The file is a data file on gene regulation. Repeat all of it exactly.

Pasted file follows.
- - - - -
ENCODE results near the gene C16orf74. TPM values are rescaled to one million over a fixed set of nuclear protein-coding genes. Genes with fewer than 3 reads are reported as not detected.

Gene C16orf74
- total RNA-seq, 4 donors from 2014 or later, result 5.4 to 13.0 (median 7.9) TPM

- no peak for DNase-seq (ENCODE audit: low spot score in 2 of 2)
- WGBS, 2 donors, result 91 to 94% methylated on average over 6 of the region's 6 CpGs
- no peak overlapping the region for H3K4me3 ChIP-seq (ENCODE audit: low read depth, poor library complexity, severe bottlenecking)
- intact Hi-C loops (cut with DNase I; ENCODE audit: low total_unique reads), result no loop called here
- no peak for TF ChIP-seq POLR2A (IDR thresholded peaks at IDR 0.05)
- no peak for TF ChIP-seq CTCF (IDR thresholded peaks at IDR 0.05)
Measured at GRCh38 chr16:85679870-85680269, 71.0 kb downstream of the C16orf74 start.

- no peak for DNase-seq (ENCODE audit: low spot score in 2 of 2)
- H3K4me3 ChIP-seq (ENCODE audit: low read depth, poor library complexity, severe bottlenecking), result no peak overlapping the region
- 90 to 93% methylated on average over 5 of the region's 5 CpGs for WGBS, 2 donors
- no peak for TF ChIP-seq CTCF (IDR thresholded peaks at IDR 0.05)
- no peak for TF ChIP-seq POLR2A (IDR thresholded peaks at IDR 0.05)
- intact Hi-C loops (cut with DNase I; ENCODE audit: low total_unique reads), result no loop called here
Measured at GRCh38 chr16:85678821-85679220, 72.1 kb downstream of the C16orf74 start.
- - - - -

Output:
ENCODE results near the gene C16orf74. TPM values are rescaled to one million over a fixed set of nuclear protein-coding genes. Genes with fewer than 3 reads are reported as not detected.

Gene C16orf74
- total RNA-seq, 4 donors from 2014 or later, result 5.4 to 13.0 (median 7.9) TPM

- no peak for DNase-seq (ENCODE audit: low spot score in 2 of 2)
- WGBS, 2 donors, result 91 to 94% methylated on average over 6 of the region's 6 CpGs
- no peak overlapping the region for H3K4me3 ChIP-seq (ENCODE audit: low read depth, poor library complexity, severe bottlenecking)
- intact Hi-C loops (cut with DNase I; ENCODE audit: low total_unique reads), result no loop called here
- no peak for TF ChIP-seq POLR2A (IDR thresholded peaks at IDR 0.05)
- no peak for TF ChIP-seq CTCF (IDR thresholded peaks at IDR 0.05)
Measured at GRCh38 chr16:85679870-85680269, 71.0 kb downstream of the C16orf74 start.

- no peak for DNase-seq (ENCODE audit: low spot score in 2 of 2)
- H3K4me3 ChIP-seq (ENCODE audit: low read depth, poor library complexity, severe bottlenecking), result no peak overlapping the region
- 90 to 93% methylated on average over 5 of the region's 5 CpGs for WGBS, 2 donors
- no peak for TF ChIP-seq CTCF (IDR thresholded peaks at IDR 0.05)
- no peak for TF ChIP-seq POLR2A (IDR thresholded peaks at IDR 0.05)
- intact Hi-C loops (cut with DNase I; ENCODE audit: low total_unique reads), result no loop called here
Measured at GRCh38 chr16:85678821-85679220, 72.1 kb downstream of the C16orf74 start.